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With or without insurance, you can get a quick, personalized allergy test when it’s convenient for you.Read more >
This 4-year-old recently ate some ice cream without having a reaction—did she outgrow her milk allergy?Read more >
Everyone has their own unique combination of allergic triggers and not all of them are obvious.Read more >
Anaphylaxis, also called anaphylactic shock, is an acute, life-threatening allergic reaction.Read more >
Digestive and gastrointestinal issues are closely tied to what you eat.Read more >
Does this 8-year-old run the risk of having a severe reaction to peanuts?Read more >
Food allergies are the body’s immune system reacting to something that is normally harmless to most people–like milk or eggs.Read more >
If you suspect allergies are the cause of your symptoms, it is important to consult with your healthcare professional to get properly diagnosed.Read more >
There are options when it comes to testing to identify allergic triggers.Read more >
After eating a bowl of fruit and nut cereal, this 8-year-old was covered in large hives—what caused her reaction?Read more >
Get answers to some of the most common questions about allergy.Read more >
Tim is a curious 4-year-old boy who is getting ready to start preschool. When Tim was 2 years old, he had a reaction after eating a chocolate chip and peanut butter granola bar. Tim’s parents assumed the reaction was a peanut allergy and removed peanuts and all foods containing peanut from his diet. Tim’s healthcare professional agreed and recommended that Tim strictly avoid peanut in all forms.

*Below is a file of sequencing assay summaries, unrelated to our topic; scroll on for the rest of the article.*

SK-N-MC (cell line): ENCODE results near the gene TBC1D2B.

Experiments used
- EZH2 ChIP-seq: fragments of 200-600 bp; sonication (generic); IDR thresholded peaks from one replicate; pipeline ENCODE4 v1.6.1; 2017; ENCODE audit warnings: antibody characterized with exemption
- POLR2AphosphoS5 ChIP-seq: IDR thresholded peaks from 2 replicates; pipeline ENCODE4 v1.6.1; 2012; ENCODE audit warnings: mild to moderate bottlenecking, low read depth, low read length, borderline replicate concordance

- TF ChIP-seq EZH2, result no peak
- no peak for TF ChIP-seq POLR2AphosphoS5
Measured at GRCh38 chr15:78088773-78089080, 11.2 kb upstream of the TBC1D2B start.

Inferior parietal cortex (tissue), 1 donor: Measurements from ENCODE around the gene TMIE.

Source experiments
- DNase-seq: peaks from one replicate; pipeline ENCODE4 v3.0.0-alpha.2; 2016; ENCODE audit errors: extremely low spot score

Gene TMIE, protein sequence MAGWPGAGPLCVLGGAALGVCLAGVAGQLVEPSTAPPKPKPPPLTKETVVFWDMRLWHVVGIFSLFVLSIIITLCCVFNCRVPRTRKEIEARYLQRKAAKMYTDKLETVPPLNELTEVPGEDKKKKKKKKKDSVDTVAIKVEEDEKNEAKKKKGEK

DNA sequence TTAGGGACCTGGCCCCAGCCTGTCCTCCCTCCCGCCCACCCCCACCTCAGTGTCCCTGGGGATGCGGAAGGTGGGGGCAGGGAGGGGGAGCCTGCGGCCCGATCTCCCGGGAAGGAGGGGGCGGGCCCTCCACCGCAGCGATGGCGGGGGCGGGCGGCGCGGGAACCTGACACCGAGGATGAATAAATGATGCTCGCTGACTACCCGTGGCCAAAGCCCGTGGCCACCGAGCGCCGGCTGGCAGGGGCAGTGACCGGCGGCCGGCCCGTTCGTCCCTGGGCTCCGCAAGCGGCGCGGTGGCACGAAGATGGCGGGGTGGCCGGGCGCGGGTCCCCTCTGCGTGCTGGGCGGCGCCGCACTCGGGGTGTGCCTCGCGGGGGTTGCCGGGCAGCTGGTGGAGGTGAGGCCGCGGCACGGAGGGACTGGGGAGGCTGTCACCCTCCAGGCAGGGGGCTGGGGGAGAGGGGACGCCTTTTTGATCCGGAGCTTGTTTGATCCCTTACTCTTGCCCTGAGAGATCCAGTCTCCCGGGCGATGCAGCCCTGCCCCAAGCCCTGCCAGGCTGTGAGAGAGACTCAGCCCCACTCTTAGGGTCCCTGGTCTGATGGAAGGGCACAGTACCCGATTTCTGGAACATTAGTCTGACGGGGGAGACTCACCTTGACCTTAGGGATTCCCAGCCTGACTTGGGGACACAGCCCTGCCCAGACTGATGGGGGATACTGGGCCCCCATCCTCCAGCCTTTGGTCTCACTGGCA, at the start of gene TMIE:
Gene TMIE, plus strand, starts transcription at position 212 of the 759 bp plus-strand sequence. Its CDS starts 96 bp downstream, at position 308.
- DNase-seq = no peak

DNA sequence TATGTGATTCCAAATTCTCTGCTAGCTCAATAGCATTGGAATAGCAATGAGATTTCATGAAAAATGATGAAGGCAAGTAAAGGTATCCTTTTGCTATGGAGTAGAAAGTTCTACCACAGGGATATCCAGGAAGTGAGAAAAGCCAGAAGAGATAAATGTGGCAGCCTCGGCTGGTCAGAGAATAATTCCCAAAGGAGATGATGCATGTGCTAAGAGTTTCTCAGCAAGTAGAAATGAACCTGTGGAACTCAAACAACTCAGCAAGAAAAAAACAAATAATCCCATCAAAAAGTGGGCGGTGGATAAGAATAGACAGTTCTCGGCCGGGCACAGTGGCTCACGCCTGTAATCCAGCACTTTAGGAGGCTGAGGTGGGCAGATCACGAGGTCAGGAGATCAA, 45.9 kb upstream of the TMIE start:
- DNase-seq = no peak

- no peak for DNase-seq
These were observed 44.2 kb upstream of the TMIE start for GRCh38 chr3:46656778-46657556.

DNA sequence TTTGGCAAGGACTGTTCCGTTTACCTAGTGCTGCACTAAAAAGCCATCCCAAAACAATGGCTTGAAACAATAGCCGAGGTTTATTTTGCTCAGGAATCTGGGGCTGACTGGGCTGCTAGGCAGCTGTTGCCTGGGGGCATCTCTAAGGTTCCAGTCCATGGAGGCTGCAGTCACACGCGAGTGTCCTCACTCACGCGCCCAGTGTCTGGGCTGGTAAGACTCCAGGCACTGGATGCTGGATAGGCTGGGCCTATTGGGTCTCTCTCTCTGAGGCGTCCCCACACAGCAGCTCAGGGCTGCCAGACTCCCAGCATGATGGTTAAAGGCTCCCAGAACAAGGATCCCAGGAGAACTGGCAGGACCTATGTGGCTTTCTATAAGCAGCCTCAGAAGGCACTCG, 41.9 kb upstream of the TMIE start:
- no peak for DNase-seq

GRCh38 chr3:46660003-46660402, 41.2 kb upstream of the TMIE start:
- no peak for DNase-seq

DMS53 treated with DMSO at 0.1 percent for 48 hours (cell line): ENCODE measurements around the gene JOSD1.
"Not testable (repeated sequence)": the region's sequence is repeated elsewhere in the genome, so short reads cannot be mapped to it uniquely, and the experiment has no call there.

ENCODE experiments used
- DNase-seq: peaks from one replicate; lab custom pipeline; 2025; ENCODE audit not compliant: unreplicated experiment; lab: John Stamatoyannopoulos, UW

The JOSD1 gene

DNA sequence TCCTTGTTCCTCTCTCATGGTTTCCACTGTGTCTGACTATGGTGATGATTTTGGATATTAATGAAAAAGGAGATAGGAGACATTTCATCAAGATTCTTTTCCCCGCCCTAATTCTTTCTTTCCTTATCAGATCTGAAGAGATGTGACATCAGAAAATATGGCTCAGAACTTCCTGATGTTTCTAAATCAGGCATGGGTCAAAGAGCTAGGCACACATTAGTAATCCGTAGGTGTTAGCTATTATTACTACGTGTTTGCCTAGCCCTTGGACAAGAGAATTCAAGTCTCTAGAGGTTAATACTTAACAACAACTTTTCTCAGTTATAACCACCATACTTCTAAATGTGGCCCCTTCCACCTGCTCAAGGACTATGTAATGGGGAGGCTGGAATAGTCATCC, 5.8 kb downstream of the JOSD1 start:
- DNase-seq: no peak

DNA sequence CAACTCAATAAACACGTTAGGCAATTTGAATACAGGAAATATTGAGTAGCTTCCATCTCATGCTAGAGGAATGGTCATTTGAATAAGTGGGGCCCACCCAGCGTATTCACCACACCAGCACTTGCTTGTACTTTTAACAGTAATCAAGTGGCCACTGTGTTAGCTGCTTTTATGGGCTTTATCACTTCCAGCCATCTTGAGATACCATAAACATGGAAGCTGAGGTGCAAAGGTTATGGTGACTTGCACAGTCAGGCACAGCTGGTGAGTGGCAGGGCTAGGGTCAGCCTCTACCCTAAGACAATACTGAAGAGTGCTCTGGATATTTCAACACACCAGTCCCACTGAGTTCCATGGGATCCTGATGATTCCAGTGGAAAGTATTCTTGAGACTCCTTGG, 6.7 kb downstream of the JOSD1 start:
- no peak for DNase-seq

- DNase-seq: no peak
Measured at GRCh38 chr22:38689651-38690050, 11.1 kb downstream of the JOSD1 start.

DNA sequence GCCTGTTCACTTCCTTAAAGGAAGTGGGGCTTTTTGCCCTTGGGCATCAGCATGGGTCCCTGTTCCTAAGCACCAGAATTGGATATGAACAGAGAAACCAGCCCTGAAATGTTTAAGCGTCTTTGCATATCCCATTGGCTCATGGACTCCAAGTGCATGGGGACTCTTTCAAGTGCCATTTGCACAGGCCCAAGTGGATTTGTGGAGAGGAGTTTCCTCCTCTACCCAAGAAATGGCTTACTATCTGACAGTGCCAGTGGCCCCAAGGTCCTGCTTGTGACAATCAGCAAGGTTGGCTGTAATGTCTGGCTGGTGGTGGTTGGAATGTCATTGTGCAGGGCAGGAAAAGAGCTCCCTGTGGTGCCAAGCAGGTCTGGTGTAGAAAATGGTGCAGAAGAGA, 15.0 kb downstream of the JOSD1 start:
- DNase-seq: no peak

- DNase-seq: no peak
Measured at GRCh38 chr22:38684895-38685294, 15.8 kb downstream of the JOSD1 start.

Tim’s new preschool has peanut-free tables, but his mom is still nervous that he will have an anaphylactic reaction because of someone else’s peanut butter and jelly sandwich. 78% of patients sensitized to peanut may not be at risk for a systemic reaction,1 but Tim’s parents agree that he should undergo testing to know if he falls into the other 22%.
The results of the ImmunoCAPTM Peanut Component test show that Tim is likely to have localized reactions to peanut, like itching and tingling of the mouth and lips, but that he’s at a low risk for a systemic reaction. Tim may actually be allergic to birch pollen, which is cross-reactive with a protein found in peanuts. Tim’s healthcare professional suggested that he undergo an Oral Food Challenge (OFC) in her office. He passed the challenge and now it’s okay for him to eat foods made with or around peanuts. When he starts preschool, Tim doesn’t need to sit at the peanut-free table after all.
Sometimes allergy symptoms seem to come out of nowhere. Understanding what’s causing your symptoms can help you get relief now, and avoid more serious issues in the future. Testing can play an important role in your quality of life or the life of someone you love, by reducing unnecessary food avoidance and stress. Be sure to consult with your healthcare professional.
The people, places and events depicted in these photographs do not represent actual patients, nor are they affiliated in any way with the attached case study or Thermo Fisher Scientific.
1. Nicolaou N, Poorafshar M, Murray C, et al. Allergy or tolerance in children sensitized to peanut: prevalence and differentiation using component-resolved diagnostics. J Allergy Clin Immunol. 2010;125(1):191-197.